He said the problem of vacant homes in flood-hit neighborhoods should be viewed in the context of the enormity of the city’s flood-recovery buyout program, which has seen the purchase of some 1,300 properties, most of which have been demolished. He said about 32 vacant houses still standing are in the buyout program and will be demolished.
In fact, O’Hern said the large number of demolitions probably has made what is still standing and vacant more visible than they otherwise might be.
At the same time, he said the city isn’t entirely sure how many flood-damaged homes are vacant and/or abandoned.
Within the last year, the city conducted a “windshield survey” to look at the exteriors of 200 or so flood-damaged houses that had been in the city’s buyout program and opted out of it. Of those, 50 to 55 had exterior codes violations of one sort or another, he said.
Some of the other 150, no doubt, had been renovated and had people living in them, he said.
However, he said there is another group of flood-damaged homes with owners who never applied for the buyout program. That’s the case with both houses for which Matthew 25’s Twedt-Ball wants some action, Ciabatti said.
O’Hern said the city reached out a number of times to contact owners of all flood-damaged properties in a variety of ways, including direct mail, but some never responded, he said.
Vacant properties, he added, are not just in flood-hit neighborhoods in the city.
“They could run from anything from a house for sale to one that’s not had anyone in it for decades,” O’Hern said. “We don’t really have any way of really tracking that because the city’s current regulations (say) if a property doesn’t have any apparent ordinance violations, it’s not in violation of any city ordinances.
“And so it can sit there vacant.”
Linda Seger, president of the Northwest Neighbors Neighborhood Association in a part of the city where much was lost to the 2008 flood and much has been rebuilt, said Ciabatti has asked her just this week to sit on a committee to discuss the vacant house issue.
Seger, who lives on Eighth Street NW, said she routinely drives through her neighborhood and takes note of homes that are vacant, abandoned “or are being illegally used by vagrants.”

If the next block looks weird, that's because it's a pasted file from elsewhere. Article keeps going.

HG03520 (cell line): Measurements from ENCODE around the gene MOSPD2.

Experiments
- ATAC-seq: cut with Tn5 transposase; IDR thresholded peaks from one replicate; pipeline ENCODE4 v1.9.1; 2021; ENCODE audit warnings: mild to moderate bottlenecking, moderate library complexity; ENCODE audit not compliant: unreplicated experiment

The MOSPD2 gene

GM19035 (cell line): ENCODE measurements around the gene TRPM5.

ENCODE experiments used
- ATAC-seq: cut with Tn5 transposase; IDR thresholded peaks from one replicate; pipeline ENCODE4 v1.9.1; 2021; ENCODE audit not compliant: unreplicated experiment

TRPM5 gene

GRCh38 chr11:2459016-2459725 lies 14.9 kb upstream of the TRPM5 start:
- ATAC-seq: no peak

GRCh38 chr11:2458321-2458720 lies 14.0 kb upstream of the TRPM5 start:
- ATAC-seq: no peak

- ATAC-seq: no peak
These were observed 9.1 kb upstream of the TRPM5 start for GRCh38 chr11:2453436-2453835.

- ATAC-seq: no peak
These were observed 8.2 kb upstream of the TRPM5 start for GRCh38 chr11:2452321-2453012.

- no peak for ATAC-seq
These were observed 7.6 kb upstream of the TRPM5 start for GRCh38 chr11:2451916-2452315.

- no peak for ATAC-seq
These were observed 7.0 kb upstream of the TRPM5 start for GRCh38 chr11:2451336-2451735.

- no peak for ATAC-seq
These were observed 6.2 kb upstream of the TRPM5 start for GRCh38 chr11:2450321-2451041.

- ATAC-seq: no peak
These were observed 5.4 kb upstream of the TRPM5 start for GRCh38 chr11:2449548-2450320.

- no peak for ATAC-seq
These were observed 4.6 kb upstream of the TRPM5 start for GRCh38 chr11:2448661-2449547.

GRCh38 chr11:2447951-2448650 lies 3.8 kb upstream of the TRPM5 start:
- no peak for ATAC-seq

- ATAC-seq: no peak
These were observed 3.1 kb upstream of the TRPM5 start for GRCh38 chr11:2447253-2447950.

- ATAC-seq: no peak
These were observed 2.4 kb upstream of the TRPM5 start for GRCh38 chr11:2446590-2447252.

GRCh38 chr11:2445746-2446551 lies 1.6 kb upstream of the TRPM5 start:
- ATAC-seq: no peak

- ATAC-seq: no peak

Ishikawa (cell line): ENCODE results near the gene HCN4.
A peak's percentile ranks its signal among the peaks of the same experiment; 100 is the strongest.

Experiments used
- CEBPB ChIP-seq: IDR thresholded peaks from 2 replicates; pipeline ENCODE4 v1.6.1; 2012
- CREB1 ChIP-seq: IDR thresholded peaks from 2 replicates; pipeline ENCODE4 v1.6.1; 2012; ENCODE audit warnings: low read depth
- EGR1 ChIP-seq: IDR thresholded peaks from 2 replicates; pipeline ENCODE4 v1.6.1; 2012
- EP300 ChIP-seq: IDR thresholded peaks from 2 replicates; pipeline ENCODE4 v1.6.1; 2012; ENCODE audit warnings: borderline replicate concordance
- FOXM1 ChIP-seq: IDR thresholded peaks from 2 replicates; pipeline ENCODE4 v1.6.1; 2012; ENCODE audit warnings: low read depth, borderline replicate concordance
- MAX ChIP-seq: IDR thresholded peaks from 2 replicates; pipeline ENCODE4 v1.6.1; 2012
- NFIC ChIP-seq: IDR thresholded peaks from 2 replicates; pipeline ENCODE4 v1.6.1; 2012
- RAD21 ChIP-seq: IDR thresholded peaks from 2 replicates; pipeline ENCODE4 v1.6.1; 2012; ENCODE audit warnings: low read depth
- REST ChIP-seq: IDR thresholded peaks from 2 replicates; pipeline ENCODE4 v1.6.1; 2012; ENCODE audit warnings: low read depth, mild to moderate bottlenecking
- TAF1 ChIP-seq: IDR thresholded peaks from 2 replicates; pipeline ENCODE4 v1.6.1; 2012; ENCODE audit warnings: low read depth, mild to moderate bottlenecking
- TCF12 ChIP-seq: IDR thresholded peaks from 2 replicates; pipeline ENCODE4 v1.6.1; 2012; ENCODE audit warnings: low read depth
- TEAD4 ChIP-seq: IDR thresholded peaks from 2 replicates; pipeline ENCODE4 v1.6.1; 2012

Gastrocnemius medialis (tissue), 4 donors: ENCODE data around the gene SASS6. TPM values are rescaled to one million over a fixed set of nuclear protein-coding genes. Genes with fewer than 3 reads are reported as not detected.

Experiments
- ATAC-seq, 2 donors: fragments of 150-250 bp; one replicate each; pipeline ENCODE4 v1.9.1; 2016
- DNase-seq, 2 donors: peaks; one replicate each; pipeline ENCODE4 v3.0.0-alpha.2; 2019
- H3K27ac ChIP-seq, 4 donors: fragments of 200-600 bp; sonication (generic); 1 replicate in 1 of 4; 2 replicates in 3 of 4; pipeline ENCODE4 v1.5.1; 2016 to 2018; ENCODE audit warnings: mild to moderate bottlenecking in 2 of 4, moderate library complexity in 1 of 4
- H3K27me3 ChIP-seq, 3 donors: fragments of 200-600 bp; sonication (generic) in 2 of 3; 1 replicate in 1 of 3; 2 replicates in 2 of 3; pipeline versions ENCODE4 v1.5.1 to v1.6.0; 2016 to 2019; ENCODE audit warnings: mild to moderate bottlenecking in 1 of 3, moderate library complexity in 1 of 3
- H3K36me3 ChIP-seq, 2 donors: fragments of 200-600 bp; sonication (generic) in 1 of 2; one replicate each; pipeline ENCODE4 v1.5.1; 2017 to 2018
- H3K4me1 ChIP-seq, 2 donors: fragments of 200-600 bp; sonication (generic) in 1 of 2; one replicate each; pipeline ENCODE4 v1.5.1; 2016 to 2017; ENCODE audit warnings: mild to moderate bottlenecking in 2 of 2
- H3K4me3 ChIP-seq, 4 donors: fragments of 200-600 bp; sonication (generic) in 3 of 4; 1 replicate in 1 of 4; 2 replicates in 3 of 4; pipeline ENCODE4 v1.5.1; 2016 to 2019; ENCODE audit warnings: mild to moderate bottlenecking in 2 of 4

“You would think almost six years after the flood, we would be free of most of that,” she said. “But unfortunately many who intended to rebuild have fallen on hard times or just lack the desire to upgrade the conditions of these homes.
“Now (those houses) are a danger and a threat to those who have done such a good job of caring for their properties.”
Beth DeBoom, president of Save CR Heritage, this week won City Council approval to acquire a flood-damaged buyout home in New Bohemia that some had viewed as vacant structure worthy of demolition. She intends to renovate it.
DeBoom said the city can be too quick to condemn properties, but at the same time, she said she has found city officials are willing to work with property owners who make an effort to stabilize a property.
In some instances, she said some owners of vacant properties are holding them as is, waiting for “some future windfall” as investment occurs around them, raising the sale value.
“In those cases, the owner doesn’t care about the building or the neighbors, only the land,” DeBoom said.
She said stiff fines from the city could help ensure that owners of vacant properties secure them, so they don’t become invitations to vagrants and wild animals or targets for fire.
Matthew 25’s Twedt-Ball said he lives on a tree-lined street near Mount Mercy University where one vacant property on the street instantly becomes “an unacceptable eyesore.” A vacant home raises the anxiety of other homeowners, who worry that the value of their homes and the neighborhood might start to decline.
“Once you shift that psychological mindset from value and opportunity to worry and neglect, a downward spiral can accelerate,” he said.
Matthew 25 and its Block by Block program, he said, have succeeded in working with the city to shift momentum in a positive direction on some 25 flood-hit blocks. But that has not been the case in parts of the 600 blocks of G and H avenues NW where Twedt-Ball wants the city to accelerate its effort to take on two abandoned houses.
“Unfortunately this momentum on these blocks has been stymied by laws, systems and institutions that freeze blight in place for years,” Twedt-Ball said.
“At a very basic level, these slow-moving systems hurt the kids we care about in these neighborhoods. They create danger zones, prevent the kids from having strong neighbors and erode the tax base for their schools.”